Monday, June 20, 2011

The Envelope Please... Recent Award Winners


Wim Heldens  -  Distracted  -  2011 BP Portrait Award Winner

On June 14th, London's National Portrait Gallery announced the 2011 winners of the prestigious BP Portrait Award competition.  The top prize went to self-taught artist Wim Heldens of the Netherlands whose painting, Distracted, represents a 25 year-old philosophy student and family friend, Jeroen.  For taking first prize, Heldens will receive £25,000 (approximately $49,500.00 USD), and a commission (worth £4000) to paint a famous figure for the National Portrait Gallery's permanent collection.  This is Helden's third time being selected for the annual BP Portrait Award exhibition, and his first time receiving an award.

Louis Smith  -  Holly

Ian Cumberland  -  Just to Feel Normal

Sertan Saltan  -  Mrs. Cerna

Second Place and £8000 (approximately $13000.00 USD) went to Louis Smith for his painting, Holly, which is the artist's re-imagining of the Prometheus myth with a female figure as the protagonist.  Ian Cumberland of Ireland took Third Place and £6000 (approximately $9,700 USD) with his portrait Just to Feel Normal, depicting a friend who has obviously lived a rough life.  The Young Artist Prize and £5000 (approximately $8000 USD) went to Sertan Saltan (b. 1982) of Connecticut for his painting Mrs. Cerna.  Taking the remaining award, the 2011 BP Travel Award was Jo Fraser, whose proposal to record in paint the traditional weavers of the Cuzco region of Peru won her £5000 to fund her project, and a guaranteed display of her efforts in the 2012 exhibition.

Paul Beel's Mirtiotissa in progress.  Beel won the 2010 BP Travel Award, and traveled to Corfu
to paint locals and tourists at a nude beach.

In addition to the five prize winning artworks, and the painting from last year's Travel Award recipient, Paul Beel, the top fifty portraits from among this year's 2,372 entries will be on display at the National Portrait Gallery until September 18.  The exhibition can be viewed at the museum's website, but the images are disappointingly small.  Perhaps this is to encourage the purchase of the accompanying catalog, available from the museum's online store for £8.99 (plus shipping).

The BP Portrait Award competition is open to artists from around the world, aged 18 and over.  The call for entires for the 2012 competition should start mid-December.  To receive notice when this begins, sign up at the NPG website.


Australia has several major art competitions each year, three of which, the Wynne Prize, the Archibold, and the Sir John Sulman Prize, are held concurrently at the Art Gallery of New South Wales, Sydney, and will be on view until the 26th of this month.  Judging of the shows has proven to be controversial in the past, and this year has been no exception.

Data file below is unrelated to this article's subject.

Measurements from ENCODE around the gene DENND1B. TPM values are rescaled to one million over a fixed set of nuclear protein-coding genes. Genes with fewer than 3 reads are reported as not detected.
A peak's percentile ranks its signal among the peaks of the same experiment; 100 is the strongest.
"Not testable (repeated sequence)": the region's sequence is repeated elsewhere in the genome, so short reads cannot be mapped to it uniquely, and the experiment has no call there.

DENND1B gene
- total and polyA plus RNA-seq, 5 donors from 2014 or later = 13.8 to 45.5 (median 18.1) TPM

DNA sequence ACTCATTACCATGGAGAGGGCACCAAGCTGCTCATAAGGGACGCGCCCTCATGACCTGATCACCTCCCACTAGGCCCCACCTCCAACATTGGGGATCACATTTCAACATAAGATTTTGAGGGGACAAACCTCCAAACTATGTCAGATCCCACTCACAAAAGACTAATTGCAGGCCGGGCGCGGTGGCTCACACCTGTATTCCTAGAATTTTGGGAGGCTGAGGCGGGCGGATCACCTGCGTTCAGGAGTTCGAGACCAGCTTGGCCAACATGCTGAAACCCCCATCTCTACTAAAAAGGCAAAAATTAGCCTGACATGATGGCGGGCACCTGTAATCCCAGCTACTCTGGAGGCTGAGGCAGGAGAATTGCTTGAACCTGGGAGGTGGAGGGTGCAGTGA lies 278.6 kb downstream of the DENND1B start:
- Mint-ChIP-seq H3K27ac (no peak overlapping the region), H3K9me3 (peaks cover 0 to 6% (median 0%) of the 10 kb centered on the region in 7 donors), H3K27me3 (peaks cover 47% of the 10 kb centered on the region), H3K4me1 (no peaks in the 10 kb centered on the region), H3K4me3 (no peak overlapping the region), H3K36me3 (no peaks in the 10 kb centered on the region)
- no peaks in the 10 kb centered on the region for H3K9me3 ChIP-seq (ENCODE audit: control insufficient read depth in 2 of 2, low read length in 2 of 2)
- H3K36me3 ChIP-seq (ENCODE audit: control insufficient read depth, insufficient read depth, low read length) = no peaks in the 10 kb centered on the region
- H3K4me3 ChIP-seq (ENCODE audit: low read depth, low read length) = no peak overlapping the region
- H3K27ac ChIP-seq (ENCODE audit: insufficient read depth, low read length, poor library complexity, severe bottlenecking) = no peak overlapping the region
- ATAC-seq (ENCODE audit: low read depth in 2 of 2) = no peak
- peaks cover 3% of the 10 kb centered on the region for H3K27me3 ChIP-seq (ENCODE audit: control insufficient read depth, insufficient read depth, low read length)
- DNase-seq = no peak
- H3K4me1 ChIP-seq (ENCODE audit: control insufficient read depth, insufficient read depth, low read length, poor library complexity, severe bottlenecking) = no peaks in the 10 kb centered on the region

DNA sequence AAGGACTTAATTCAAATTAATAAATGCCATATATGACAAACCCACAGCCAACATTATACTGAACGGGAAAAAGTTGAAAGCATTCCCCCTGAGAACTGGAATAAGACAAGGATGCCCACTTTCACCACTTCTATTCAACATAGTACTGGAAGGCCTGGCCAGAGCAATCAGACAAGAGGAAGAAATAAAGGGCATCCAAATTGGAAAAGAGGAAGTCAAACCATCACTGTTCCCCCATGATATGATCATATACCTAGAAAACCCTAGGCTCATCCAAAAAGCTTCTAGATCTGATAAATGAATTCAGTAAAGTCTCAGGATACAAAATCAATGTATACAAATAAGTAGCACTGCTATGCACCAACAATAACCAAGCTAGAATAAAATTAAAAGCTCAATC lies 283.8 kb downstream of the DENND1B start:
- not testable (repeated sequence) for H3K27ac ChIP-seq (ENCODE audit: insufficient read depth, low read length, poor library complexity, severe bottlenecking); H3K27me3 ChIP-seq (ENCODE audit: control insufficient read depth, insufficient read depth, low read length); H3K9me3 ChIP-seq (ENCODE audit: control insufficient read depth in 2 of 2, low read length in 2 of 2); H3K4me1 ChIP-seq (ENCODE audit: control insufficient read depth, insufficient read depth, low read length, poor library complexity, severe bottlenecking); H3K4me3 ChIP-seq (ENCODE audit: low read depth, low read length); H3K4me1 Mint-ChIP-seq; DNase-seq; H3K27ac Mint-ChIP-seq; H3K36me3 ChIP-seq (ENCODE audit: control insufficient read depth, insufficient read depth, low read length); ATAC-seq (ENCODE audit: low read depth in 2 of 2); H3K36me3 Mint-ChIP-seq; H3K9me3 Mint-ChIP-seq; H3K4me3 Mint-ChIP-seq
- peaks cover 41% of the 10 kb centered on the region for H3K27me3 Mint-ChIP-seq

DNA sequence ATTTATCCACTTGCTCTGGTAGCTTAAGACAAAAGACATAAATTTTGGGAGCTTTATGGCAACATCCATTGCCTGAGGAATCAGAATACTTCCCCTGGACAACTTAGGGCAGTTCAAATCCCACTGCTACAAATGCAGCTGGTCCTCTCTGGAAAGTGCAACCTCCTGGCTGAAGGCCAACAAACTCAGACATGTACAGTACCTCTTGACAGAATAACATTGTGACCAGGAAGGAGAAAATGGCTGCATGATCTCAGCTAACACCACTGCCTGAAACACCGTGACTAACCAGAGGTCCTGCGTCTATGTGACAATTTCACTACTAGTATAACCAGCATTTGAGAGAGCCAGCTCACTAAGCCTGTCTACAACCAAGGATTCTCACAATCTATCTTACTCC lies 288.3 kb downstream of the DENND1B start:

Richard Goodwin - Co-isolated Slave

The Wynne Prize was established in 1897 to honor "the best landscape painting of Australian scenery in oils or watercolours, or for the best example of figure sculpture by Australian artists completed during the 12 months preceding the [closing] date."  This year's prize and A$25,000 (approximately $26,500 USD) went to Richard Goodwin for his sculpture Co-isolated Slave, a piece comprised of a Chinese tricycle cart and a motorcycle.  Even fans of Goodwin's previous works are puzzled by this choice;  it is quite a stretch to suppose this sculpture fits the original goals and parameters of this prestigious prize.

Ben Quilty  -  Portrait of Margaret Olley

Paul Ryan  -  Ben Ben - Portrait of Quilty  -  Finalist in the 2011 Doug Moran Portrait Prize

First awarded in 1921, the Archibald Prize is presented to the "best portrait, preferentially of some man or woman distinguished in Art, Letters, Science or Politics, painted by an artist resident in Australia during the twelve months preceding the date fixed by the Trustees for sending in the pictures."  Several changes have been made to the competition in recent years including the addition of two other prizes;  The People's Choice Award and the Packers Room Award.  Additionally, in 1995 the entry application was modified to specifically state that submissions must be painted from life, and not photographs.  This year's Archibald winner, Ben Quilty, received the A$50,000 (approximately $53,000.00 USD) purse for his painting of Australian artist Margaret Olley.

Packing Room Prize 2011  -  Vincent Fantauzzo  -  Matt Moran

People's Choice Winner  -  Adam Chang  -  John Coetzee

This year's Sulman Prize winner has proven to be the most controversial award of the season, not so much for the artwork chosen, but for the manner in which it was selected.  Richard Bell, a contemporary Australian artist, was the sole judge in the competition.  He had been selected as the "celebrity arbiter of taste" by a committee of 11 trustees of the Art Gallery of New South Wales, at the urging of the gallery's director, Edmund Capon, who expected Bell to stir the pot, and had no qualms about setting the contest up for controversy.  Bell's method for choosing the A$20000 (approximately $21000.00 USD) Sulman Prize winner?  A lottery.

Rather than choosing a painting which fit the criteria of being the best "subject painting, genre painting, or mural project by an Australian artist, in oil, acrylic, watercolour or mixed media," Bell decided to use his position as judge to comment on his feelings that such competitions are just cattle calls and lotteries.  Bell first narrowed the field of 633 entries down by choosing more than 20 paintings depicting animals.  "I like animals," said Bell.  "I was tempted to put in all animals.  I was going to make that the criteria but I had to choose some of my friends."  He then added four paintings which he liked (presumably done by his friends), and four he did not like, bringing the finalists down to 29 artworks.  Once this was established, he wrote each artist's name on a piece of paper, scattered the notes on a table top, and tossed a dime into the air.  The dime came to rest on Peter Smeeth's name, so Smeeth's painting The Artist's Fate took the prize.